He seems to be talking about mercantilism. But hey, if that's his definition of capitalism, then I'm going to join in his opposition to capitalism.

BlackSheep writes:

And how contradicting is that guy? He says, on one hand, that monarchs wanted to establish a more scarce currency than gold. On the other hand, that they wanted to confiscate the citizen's wealth by debasing the currency (ie. making it less scarce).
This guy should learn one or two things about economics before bashing the entire profession.

Gary writes:

My favourite non-criticism of capitalism is that it is a system of artificial scarcity. Where is/was there a greater abundance (material goods, health, free time, etc.) than in modern-day capitalist countries?

Good points Joe and BlackSheep.

William writes:

Can anyone understand what Rushkoff means by "scarcity" in this article? I don't understand the article, but I feel like that concept must be one of the keys to understanding it.

Has anyone read Life, Inc.? Maybe that contains some clues.

Koromo writes:

Shouldn't he study more Economics and Economic History before writing a book about it?
I mean, every opinion is valid and all that, but... If you didn't study enough the subject, chances are, writing a book about it isn't gonna be a very productive task.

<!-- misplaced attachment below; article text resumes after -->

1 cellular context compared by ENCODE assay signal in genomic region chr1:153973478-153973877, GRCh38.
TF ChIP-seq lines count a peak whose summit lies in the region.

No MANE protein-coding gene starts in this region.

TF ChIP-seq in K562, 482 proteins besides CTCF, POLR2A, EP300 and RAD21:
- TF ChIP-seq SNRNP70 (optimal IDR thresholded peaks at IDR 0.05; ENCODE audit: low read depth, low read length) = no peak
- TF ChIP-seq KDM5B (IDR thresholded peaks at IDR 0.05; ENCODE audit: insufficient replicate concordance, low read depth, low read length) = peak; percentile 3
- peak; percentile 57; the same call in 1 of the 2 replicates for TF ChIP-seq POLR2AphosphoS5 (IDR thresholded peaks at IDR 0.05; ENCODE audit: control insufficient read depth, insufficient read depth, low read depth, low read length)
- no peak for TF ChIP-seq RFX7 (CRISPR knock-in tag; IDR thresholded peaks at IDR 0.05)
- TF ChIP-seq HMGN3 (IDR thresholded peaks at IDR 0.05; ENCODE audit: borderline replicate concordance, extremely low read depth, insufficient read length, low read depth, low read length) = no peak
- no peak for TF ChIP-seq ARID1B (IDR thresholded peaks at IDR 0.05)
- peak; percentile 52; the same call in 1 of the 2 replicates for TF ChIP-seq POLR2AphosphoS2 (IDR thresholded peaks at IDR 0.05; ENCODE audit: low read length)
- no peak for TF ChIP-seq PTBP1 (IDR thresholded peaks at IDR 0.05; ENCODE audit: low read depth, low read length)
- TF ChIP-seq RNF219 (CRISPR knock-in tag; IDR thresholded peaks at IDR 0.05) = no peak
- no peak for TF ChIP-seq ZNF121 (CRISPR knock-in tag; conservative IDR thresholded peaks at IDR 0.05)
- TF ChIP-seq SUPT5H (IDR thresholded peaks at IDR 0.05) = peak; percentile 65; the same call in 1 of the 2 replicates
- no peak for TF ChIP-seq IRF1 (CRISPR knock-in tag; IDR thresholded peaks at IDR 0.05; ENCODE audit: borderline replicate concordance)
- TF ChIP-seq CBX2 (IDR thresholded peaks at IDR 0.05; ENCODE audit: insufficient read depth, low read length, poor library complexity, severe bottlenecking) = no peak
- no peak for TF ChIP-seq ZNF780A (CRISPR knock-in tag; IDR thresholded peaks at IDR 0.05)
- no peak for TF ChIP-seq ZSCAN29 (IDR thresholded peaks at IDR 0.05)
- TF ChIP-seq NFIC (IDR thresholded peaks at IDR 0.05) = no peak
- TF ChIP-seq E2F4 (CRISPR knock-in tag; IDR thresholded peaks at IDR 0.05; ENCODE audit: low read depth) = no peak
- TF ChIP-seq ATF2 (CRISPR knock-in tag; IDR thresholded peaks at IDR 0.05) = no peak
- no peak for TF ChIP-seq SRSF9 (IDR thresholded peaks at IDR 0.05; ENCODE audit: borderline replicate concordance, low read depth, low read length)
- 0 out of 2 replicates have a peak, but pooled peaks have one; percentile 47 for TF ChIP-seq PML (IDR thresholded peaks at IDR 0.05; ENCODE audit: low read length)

Sorry about my poor grammar. English is not my primary language.

Gu Si Fang writes:

In Northern Europe, prior to the 13th century, silver monies were issued by feudal lords who had power over a limited territory. These monies were debased on a very regular basis. This did not penalize the lords much, because any kind of trade inside and between those feudal domains had shrinked a lot anyway. Money was not scarce : commerce was.

When feudal lords lost much of their power to the king who centralized seignoriage, inflation went on, but in a more centralized fashion. It was just a predatory economy where he who controlled a territory lived off it.

One interesting development occurred when merchant cities such as Venice and Florence started minting their own gold monies around 1200 onward. They were into the business of international trade, and wanted to develop exchanges with Northern Europe. The italian matapan, the florin and the ducat soon started circulating in all Europe due to their excellent quality.